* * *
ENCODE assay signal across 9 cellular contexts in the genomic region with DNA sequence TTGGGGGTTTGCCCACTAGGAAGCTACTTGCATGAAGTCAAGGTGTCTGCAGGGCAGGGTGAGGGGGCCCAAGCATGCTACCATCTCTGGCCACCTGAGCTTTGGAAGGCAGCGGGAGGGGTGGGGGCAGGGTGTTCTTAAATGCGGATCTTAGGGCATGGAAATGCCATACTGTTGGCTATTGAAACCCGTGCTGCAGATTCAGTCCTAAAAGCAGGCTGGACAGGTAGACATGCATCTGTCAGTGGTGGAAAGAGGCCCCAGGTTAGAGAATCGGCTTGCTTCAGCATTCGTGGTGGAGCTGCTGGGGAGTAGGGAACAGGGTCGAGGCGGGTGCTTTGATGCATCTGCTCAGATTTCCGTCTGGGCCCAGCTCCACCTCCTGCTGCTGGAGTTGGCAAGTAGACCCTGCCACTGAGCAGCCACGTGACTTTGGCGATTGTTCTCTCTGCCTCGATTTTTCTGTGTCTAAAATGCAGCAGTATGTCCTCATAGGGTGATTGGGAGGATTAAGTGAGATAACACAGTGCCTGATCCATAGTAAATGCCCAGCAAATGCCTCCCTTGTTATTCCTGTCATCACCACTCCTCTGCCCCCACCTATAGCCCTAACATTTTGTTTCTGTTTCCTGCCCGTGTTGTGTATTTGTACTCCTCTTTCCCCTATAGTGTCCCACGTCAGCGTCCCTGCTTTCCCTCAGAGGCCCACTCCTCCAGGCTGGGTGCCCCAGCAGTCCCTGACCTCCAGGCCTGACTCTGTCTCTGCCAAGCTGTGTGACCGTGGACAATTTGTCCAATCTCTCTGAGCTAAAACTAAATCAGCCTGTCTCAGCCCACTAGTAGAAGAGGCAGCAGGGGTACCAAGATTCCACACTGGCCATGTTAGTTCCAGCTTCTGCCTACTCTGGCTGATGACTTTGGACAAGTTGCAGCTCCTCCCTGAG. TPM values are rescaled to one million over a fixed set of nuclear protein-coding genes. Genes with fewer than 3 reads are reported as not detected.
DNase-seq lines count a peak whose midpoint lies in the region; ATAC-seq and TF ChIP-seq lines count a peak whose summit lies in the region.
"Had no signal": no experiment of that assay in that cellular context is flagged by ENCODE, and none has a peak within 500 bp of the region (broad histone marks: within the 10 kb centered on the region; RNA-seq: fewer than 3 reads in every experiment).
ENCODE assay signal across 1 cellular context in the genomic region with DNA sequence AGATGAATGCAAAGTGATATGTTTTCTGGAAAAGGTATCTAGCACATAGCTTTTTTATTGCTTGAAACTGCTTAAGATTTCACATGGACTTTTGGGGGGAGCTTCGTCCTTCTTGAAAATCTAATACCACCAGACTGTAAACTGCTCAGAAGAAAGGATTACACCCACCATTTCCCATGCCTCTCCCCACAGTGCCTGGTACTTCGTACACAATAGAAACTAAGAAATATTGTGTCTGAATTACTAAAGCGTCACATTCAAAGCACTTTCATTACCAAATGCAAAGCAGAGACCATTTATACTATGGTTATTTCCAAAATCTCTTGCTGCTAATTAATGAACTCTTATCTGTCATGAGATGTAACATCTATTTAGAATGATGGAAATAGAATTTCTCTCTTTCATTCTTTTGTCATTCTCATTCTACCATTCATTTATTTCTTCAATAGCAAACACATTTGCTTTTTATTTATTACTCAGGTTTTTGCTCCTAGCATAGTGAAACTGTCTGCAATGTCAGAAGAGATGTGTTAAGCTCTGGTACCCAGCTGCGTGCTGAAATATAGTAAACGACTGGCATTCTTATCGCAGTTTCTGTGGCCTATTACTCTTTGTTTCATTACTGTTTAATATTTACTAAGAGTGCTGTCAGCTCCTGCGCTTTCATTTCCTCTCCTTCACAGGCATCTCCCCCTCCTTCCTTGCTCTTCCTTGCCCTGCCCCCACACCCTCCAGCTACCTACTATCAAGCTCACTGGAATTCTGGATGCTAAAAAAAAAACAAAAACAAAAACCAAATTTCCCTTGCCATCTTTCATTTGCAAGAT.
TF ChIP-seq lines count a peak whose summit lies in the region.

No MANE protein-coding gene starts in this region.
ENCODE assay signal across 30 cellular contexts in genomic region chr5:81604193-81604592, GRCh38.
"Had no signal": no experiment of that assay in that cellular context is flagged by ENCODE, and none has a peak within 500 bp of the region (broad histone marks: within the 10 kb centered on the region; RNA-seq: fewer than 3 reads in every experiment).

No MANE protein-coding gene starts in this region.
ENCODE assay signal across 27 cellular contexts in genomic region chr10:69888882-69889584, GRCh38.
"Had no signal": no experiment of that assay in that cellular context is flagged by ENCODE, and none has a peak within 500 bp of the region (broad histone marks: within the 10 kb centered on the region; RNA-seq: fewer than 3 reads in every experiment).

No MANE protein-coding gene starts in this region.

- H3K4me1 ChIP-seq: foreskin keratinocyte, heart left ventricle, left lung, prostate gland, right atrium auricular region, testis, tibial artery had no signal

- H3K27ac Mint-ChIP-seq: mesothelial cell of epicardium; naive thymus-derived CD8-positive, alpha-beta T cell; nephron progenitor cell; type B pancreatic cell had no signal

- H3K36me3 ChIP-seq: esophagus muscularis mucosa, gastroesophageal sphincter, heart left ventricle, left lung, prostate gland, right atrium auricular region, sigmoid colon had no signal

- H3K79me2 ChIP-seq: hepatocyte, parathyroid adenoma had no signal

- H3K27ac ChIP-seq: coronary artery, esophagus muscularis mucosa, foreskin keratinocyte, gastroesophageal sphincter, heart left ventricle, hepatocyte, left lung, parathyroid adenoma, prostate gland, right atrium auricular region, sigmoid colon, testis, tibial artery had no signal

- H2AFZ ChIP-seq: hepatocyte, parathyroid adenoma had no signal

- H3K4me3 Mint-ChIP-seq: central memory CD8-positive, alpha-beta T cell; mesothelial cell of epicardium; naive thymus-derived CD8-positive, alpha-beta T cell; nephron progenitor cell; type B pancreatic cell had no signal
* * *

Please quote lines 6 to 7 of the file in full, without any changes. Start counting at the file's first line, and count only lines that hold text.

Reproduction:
No MANE protein-coding gene starts in this region.
ENCODE assay signal across 30 cellular contexts in genomic region chr5:81604193-81604592, GRCh38.